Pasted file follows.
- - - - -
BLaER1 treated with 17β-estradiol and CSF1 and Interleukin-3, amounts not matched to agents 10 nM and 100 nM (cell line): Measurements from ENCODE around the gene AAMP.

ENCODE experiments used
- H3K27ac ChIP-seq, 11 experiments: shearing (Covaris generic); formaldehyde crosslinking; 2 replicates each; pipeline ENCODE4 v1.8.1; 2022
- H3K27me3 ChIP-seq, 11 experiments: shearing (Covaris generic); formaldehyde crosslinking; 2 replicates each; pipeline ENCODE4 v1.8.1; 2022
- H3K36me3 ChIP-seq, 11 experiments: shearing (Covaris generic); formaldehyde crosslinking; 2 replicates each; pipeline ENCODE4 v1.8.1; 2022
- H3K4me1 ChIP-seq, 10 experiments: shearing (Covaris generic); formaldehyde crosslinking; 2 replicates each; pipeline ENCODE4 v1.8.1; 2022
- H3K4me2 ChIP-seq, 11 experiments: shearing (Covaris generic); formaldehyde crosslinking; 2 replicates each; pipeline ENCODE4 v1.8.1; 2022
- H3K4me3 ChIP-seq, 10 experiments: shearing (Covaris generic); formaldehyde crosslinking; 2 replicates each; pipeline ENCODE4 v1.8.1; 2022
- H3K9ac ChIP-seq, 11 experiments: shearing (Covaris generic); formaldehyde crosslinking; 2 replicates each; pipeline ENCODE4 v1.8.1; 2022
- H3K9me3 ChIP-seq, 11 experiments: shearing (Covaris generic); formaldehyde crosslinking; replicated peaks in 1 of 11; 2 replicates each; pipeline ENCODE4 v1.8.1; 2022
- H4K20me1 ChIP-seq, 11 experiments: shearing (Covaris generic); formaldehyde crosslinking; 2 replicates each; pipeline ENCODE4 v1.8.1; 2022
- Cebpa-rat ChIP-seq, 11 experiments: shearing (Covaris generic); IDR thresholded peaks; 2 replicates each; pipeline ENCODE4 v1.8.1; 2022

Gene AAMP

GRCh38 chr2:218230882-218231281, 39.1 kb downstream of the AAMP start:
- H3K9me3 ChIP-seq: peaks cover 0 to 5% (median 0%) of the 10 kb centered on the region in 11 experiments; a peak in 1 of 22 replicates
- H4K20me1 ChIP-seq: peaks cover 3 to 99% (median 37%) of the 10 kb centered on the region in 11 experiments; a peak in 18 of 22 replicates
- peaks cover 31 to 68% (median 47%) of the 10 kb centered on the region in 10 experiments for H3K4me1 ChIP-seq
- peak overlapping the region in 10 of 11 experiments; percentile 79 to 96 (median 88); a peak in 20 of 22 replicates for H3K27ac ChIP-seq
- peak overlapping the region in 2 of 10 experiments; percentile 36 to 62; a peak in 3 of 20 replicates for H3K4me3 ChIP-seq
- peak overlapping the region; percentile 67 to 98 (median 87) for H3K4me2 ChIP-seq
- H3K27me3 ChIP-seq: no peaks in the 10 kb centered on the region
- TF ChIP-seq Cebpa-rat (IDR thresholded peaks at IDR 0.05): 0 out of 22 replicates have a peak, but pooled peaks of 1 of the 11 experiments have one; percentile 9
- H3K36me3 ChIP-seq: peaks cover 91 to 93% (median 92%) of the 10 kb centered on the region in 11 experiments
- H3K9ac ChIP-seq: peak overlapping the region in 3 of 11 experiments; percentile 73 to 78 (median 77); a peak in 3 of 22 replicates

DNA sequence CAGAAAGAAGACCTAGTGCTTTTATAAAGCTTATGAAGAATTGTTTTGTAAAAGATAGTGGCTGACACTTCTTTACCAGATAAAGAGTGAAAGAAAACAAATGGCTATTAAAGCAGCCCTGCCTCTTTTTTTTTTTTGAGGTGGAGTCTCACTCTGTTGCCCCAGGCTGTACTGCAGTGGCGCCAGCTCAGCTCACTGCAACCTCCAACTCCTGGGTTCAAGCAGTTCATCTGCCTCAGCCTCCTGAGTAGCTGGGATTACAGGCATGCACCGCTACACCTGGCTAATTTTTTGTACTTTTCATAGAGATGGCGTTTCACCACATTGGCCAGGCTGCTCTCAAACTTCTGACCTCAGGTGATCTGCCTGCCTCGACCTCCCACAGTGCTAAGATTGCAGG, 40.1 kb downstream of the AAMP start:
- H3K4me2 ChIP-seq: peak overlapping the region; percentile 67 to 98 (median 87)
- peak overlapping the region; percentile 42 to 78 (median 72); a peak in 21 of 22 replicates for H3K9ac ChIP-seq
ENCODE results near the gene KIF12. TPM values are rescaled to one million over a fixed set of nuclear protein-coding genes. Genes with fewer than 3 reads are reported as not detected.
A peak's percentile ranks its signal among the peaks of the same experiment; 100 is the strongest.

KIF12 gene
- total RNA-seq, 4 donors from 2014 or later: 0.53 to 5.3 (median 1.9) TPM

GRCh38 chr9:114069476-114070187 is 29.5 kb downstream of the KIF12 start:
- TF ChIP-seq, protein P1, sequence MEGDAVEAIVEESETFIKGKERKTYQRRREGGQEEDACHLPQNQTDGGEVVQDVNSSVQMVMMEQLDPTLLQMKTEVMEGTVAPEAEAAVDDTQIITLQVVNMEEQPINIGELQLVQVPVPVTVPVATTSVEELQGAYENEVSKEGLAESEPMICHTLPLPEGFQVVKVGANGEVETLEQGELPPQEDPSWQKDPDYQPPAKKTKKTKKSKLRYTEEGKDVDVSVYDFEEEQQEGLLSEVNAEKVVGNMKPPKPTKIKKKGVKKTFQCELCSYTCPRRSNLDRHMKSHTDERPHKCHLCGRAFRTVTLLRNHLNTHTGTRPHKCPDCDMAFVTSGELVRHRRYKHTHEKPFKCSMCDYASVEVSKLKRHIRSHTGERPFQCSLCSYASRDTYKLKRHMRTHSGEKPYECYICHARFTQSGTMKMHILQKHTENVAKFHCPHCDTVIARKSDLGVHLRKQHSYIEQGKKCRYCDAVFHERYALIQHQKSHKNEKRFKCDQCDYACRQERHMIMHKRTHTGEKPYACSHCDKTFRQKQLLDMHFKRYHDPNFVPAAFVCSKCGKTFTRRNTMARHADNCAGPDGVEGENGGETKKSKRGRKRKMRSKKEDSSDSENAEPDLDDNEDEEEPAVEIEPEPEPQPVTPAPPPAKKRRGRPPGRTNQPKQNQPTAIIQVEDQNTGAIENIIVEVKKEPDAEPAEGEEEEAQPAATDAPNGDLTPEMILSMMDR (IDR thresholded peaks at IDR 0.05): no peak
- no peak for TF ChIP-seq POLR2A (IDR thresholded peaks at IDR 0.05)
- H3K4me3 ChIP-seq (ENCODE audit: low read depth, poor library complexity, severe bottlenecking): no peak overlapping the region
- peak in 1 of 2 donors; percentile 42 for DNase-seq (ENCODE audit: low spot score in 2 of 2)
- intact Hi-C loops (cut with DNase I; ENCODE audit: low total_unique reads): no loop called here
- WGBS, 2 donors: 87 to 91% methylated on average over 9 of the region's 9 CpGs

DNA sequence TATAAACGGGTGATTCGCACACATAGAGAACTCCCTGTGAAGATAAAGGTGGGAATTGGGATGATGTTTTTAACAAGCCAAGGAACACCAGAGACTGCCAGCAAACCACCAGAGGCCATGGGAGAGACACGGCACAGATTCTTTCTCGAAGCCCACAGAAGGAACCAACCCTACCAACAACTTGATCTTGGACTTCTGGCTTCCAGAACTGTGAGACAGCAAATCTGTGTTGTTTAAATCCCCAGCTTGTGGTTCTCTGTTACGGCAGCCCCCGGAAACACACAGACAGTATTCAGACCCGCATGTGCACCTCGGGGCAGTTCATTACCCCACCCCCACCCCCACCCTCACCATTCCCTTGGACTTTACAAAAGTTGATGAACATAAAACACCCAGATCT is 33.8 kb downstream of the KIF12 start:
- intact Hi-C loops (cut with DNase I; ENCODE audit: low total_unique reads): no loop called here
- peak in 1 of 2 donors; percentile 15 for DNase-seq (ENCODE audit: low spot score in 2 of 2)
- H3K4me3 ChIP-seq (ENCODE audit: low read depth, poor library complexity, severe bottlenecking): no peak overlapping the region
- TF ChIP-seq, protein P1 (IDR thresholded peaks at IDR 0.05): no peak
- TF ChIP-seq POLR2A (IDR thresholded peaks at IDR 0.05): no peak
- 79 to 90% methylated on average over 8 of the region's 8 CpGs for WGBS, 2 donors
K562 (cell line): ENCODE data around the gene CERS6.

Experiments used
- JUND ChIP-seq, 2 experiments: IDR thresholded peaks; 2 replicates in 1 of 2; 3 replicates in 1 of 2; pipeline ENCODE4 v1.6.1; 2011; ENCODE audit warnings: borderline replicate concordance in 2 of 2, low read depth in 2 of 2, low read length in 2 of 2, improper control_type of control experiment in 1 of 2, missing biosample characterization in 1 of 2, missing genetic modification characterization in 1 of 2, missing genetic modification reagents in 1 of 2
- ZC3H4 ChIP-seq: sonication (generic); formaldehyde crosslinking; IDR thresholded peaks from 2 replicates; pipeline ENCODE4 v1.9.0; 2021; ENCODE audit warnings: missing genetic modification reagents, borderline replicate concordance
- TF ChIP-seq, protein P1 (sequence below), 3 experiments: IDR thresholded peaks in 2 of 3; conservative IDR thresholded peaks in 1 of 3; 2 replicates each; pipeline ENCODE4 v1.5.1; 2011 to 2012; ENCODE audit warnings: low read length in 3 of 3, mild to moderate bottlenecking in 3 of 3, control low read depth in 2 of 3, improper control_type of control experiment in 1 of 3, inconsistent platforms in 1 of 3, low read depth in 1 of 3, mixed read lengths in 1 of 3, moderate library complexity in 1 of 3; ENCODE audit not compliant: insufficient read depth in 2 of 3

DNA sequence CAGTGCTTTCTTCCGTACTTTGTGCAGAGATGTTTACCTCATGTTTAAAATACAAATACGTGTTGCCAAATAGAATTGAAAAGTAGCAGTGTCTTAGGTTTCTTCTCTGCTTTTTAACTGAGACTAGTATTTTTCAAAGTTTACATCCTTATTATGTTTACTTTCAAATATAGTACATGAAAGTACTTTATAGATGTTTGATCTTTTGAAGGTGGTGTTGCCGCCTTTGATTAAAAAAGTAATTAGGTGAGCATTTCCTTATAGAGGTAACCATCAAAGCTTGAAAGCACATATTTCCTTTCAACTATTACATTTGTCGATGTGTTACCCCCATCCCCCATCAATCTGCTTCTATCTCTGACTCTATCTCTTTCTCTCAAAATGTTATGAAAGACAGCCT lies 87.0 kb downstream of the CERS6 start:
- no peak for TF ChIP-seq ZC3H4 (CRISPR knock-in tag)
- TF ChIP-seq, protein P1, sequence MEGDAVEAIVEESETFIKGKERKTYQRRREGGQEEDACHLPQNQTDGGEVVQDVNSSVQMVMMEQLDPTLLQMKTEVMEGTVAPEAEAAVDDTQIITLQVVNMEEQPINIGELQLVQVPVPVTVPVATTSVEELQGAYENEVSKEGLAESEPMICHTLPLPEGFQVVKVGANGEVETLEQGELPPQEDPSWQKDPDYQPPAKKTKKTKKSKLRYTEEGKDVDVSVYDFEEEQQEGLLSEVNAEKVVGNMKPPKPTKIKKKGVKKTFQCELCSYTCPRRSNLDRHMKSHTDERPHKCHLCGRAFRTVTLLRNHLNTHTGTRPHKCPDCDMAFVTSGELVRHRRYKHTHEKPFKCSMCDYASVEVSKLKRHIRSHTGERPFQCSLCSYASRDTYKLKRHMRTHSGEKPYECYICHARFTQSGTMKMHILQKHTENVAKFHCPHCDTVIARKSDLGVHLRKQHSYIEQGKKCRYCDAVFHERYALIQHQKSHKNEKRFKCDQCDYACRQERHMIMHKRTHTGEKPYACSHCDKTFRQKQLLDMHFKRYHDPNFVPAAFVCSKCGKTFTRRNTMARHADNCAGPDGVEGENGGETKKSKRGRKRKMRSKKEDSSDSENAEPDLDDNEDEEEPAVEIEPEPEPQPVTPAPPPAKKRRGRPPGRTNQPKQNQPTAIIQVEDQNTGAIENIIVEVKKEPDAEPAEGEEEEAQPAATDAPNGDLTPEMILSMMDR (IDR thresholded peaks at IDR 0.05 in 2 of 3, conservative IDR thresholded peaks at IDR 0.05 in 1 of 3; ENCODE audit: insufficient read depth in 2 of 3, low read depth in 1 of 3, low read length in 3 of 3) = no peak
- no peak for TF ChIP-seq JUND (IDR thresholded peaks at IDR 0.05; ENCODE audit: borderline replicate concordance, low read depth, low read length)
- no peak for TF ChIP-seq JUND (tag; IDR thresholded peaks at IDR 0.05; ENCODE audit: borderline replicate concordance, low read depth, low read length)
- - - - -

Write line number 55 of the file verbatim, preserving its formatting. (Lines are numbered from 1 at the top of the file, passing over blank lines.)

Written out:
- no peak for TF ChIP-seq JUND (tag; IDR thresholded peaks at IDR 0.05; ENCODE audit: borderline replicate concordance, low read depth, low read length)